It will be difficult to find a Vick jersey

Times Staff Writer

Nike just did it. And so did Reebok.

Under intense pressure from animal-rights groups, Nike Inc. and Reebok International Ltd. suspended sales of Michael Vick signature shoes and apparel Friday, the latest setback for the Atlanta Falcons quarterback embroiled in a dogfighting scandal.

For the record:

12:00 AM, Aug. 02, 2007 For The Record
Los Angeles Times Thursday August 02, 2007 Home Edition Main News Part A Page 2 National Desk 1 inches; 43 words Type of Material: Correction
NFL: An article in Saturday’s Sports section reported that Reebok International Ltd. had suspended sales of quarterback Michael Vick’s jerseys under pressure from animal-rights groups. Reebok was not pressured by outside groups and made the decision on its own, a company spokeswoman said.

The NFL, which has ordered Vick not to report to training camp, said it has pulled all Vick-related items from Donruss, one of four major trading-card companies, announced it was pulling Vick’s likeness from any new packs.

People for the Ethical Treatment of Animals, which had planned to picket Niketown stores next week, has called off those protests after receiving assurances from the company that it has stopped paying Vick pending the outcome of his trial, scheduled to begin Nov. 26.


In a written statement, Nike spokesman Dean Stoyer called the allegations “serious and highly disturbing” but noted the shoe giant is not prepared to sever all ties with Vick.

“We do believe that Michael Vick should be afforded the same due process as any citizen in the United States, therefore, we have not terminated our relationship,” he said.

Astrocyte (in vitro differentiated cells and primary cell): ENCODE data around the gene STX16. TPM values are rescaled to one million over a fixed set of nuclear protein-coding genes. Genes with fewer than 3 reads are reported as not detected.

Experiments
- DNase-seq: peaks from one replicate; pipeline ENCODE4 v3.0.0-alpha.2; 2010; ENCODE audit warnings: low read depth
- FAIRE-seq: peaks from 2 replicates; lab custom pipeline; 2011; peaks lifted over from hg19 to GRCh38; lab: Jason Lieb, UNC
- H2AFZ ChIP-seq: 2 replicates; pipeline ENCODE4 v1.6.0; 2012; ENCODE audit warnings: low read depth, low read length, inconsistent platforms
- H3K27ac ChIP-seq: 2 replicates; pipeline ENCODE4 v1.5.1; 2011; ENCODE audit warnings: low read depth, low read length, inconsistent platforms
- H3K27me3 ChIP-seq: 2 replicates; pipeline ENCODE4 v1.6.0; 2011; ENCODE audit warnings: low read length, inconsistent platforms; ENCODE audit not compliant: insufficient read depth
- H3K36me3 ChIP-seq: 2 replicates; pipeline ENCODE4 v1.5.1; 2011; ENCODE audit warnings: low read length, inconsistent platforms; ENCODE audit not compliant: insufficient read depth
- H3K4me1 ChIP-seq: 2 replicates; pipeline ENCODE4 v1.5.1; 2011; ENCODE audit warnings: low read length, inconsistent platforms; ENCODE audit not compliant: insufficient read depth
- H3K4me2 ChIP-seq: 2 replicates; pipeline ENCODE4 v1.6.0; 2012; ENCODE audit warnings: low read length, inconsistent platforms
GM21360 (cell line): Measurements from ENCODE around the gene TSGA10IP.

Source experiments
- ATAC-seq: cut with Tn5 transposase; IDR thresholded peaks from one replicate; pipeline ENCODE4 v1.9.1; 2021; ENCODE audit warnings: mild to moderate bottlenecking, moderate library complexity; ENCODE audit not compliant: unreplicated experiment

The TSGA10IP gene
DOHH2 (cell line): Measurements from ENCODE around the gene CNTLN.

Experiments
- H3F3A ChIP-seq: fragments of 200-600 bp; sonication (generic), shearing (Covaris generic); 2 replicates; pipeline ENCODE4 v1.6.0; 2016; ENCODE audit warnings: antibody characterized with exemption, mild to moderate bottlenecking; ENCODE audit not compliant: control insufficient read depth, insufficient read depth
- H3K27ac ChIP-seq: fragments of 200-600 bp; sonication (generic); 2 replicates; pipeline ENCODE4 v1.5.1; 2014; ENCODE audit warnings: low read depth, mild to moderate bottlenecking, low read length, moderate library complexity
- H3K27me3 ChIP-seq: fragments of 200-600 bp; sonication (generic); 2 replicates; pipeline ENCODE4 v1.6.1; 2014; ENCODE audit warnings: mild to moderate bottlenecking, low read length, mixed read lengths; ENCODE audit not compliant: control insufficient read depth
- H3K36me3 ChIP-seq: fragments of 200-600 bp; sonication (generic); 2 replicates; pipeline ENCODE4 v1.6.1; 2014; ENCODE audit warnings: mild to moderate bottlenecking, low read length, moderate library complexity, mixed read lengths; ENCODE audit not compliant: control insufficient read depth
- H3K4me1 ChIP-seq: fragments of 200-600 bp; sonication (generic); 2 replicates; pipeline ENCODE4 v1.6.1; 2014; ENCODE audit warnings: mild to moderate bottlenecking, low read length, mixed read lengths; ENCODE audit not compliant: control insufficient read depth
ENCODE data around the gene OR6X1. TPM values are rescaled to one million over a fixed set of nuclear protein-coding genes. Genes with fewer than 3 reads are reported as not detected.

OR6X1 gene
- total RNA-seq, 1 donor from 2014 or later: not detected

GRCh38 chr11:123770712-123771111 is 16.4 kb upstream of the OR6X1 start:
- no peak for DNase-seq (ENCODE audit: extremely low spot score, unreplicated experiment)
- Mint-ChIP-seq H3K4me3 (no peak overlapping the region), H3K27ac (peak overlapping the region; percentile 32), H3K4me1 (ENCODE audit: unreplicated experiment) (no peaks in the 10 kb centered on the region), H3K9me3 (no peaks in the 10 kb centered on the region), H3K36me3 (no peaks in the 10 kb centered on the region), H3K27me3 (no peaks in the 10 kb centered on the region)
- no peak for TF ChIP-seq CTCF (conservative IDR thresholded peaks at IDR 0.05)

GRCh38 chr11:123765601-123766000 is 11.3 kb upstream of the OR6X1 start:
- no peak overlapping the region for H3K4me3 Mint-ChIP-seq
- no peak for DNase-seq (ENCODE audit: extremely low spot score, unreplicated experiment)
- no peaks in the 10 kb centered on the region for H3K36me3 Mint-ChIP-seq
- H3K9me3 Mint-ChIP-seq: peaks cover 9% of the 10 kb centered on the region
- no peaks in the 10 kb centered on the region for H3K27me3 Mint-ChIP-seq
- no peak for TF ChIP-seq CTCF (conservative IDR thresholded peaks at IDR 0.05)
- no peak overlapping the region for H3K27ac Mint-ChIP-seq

The news came a day after Vick and three co-defendants pleaded not guilty to federal charges related to illegal dogfighting. The quarterback reportedly was paid $7 million in sponsorship deals last year.

Dan Shannon, PETA’s assistant director of campaigns, said the group was “very excited” about Friday’s development and is now asking the NFL to suspend Vick at least until his trial is over.

“Nike saw which way the wind was blowing,” he said. “On one hand, it was a smart business move. But it also sends a message.”

Reebok does not have a business relationship directly with Vick but is the official supplier of apparel and equipment to all 32 NFL teams. The company said it was willing to take back any unsold Vick jerseys that are returned by retail outlets.

“We just find the allegations very upsetting and very disturbing,” Reebok spokeswoman Denise Kaigler said. “While this is just the beginning of the legal process and we know that it has to have time to run its course, we felt that making this decision now was important and the right thing to do.”

Wayne Pacelle, president of the Humane Society of the United States, called Nike the “last big holdout,” and said the company “made the right move as a responsible corporate citizen by cutting off Vick.”


Pacelle said he cannot envision Vick ever getting another sponsorship deal, especially if he’s convicted.

“If that happens, he’ll be radioactive,” he said. “He’s pretty close to radioactive now.”

Not everyone is prepared to abandon Vick, however. About 90 people gathered at a community center Friday in his hometown of Newport News, Va., in a show of support for him. The event was billed as “A Community Hug for Michael Vick.”

“We’ve got a young man who has risen to great heights,” the Rev. Marcellus Harris, who helped organize the gathering, told the Newport News Daily Press. “If America can dump him, they can dump any one of us.”



The Associated Press contributed to this report.